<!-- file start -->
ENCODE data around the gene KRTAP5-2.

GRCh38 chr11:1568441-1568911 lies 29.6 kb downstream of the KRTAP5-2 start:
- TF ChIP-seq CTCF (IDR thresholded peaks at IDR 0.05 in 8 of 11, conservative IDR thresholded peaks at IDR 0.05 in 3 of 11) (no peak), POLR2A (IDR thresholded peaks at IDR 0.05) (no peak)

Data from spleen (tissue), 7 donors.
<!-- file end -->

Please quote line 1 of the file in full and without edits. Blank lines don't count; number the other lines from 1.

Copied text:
ENCODE data around the gene KRTAP5-2.